McGowan Snr trained his son hard. Cold baths and five-mile runs were a daily occurrence, and Walter McGowan benefitted greatly, acquiring great stamina.
In his first professional fight in August, 1961, McGowan stopped George McDade in the third round of their flyweight contest at the Kelvin Hall, Glasgow.
In retrospect, McGowan’s father admitted that they had taken a step up too quickly when he accepted a fight for the Scottish flyweight championship against the experienced Jackie Brown of Edinburgh. It was only McGowan’s third paid contest and the much more experienced Brown won on points.
McGowan learned quickly however, and in only his tenth fight he fought a rematch with Jackie Brown who by then had won the British and Commonwealth flyweight championships.
In May 1963 at the Ice Rink, Paisley, McGowan won by a knockout in the 12th round to become British and Commonwealth champion at 21.
In September 1963, again in Paisley, McGowan defended his Commonwealth title against ‘Killer’ Salomon – real name George Clifton Thomas - McGowan stopping the Jamaican in the ninth round.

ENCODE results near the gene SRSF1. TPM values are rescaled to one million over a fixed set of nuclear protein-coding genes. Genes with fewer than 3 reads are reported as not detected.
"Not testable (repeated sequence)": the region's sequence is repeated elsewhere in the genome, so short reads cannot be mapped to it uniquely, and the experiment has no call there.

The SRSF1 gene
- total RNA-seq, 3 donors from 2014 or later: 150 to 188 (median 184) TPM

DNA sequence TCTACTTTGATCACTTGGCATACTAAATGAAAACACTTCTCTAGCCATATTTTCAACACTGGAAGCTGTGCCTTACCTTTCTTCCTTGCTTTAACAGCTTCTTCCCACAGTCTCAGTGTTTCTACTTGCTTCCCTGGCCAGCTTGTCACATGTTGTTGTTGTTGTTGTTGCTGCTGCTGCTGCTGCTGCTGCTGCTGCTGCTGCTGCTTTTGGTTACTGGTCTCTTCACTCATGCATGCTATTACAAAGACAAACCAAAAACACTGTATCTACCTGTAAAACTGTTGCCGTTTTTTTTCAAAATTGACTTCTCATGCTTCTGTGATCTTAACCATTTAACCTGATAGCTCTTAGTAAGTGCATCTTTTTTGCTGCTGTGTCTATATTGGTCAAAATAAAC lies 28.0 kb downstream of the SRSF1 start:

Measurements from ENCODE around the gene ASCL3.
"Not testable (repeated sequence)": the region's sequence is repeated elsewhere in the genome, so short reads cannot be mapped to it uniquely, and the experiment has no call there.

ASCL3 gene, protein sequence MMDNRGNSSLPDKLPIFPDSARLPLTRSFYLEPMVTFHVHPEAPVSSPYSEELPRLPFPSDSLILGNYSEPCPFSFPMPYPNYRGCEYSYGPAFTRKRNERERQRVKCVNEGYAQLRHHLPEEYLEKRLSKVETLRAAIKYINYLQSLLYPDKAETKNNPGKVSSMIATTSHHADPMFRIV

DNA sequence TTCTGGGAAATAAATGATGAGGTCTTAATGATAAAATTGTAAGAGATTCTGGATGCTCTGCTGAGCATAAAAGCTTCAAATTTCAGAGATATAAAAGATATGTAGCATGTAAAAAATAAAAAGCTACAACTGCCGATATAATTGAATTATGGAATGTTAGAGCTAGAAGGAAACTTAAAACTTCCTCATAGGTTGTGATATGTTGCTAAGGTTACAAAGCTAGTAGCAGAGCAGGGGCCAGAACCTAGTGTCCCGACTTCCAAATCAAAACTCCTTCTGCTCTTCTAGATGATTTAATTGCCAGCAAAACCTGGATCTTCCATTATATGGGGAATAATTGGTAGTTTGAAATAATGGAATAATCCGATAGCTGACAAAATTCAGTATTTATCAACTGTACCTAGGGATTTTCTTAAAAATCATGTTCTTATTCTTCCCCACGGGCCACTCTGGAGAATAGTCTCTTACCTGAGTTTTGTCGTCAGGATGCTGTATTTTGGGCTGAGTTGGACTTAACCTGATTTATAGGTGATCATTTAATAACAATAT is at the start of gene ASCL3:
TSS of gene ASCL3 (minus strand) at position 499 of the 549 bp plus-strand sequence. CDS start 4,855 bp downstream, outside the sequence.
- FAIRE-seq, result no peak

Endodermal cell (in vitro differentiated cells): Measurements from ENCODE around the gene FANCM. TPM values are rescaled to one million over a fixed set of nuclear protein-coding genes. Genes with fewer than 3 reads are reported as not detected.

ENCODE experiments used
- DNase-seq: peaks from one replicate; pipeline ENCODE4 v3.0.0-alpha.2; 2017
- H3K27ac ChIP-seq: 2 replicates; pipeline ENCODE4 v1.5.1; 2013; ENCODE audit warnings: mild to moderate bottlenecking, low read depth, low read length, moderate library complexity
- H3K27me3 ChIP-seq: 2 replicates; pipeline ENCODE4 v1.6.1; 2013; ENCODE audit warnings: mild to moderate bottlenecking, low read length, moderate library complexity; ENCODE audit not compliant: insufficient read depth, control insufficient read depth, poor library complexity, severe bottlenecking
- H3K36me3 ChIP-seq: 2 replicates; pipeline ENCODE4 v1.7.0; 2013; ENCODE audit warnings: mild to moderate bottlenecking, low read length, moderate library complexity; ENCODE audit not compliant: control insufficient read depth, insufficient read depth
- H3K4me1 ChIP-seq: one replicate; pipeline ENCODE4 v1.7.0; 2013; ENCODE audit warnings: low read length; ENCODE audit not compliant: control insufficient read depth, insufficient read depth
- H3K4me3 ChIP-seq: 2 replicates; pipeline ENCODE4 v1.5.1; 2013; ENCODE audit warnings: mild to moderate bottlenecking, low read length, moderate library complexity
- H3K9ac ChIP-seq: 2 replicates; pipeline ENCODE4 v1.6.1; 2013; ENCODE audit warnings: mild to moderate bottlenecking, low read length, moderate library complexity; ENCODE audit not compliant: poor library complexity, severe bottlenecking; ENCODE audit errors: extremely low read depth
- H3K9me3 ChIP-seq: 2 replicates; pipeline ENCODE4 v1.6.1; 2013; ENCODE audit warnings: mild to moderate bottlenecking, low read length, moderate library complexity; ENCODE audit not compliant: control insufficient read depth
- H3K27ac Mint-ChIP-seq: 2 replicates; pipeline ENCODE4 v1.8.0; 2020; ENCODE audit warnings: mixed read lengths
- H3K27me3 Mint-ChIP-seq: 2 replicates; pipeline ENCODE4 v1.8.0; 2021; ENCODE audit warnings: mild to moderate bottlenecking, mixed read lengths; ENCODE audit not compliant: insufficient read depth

In April 1964, McGowan was named as official challenger for the European flyweight title held by the Italian, Salvatore Burruni of Sardinia. Burruni was an experienced class act and deservedly won on points.
In December the following year. McGowan moved up a weight division to challenge for the European bantamweight title held by Italian, Tommaso Galli. The fight in Rome ended in a draw but all but the most biased Italians scored the fight for McGowan.
By this time, McGowan had begun to pick up a number of injuries around his eyes and nose. In short, he was what is known in the boxing trade as a bleeder. Cuts were to bedevil him from then on.
In June 1966, his long awaited rematch with Salvatore Burruni took place, only this time it was for the world flyweight championship, which Burruni had acquired.
At the Empire Pool, Wembley, McGowan boxed brilliantly to secure a points decision. From the seventh round, the Scot had to fight with a badly cut eye and referee Harry Gibbs twice inspected it before allowing McGowan to fight on. ‘Wee Walter’, as he was known to his Scottish fans, returned home to a hero’s welcome.